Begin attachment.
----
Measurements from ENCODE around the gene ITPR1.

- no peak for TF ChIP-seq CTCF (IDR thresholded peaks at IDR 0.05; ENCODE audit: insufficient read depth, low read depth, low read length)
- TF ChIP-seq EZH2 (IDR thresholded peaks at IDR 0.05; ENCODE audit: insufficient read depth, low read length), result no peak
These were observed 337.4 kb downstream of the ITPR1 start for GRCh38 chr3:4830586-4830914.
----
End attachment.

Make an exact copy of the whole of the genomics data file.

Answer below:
Measurements from ENCODE around the gene ITPR1.

- no peak for TF ChIP-seq CTCF (IDR thresholded peaks at IDR 0.05; ENCODE audit: insufficient read depth, low read depth, low read length)
- TF ChIP-seq EZH2 (IDR thresholded peaks at IDR 0.05; ENCODE audit: insufficient read depth, low read length), result no peak
These were observed 337.4 kb downstream of the ITPR1 start for GRCh38 chr3:4830586-4830914.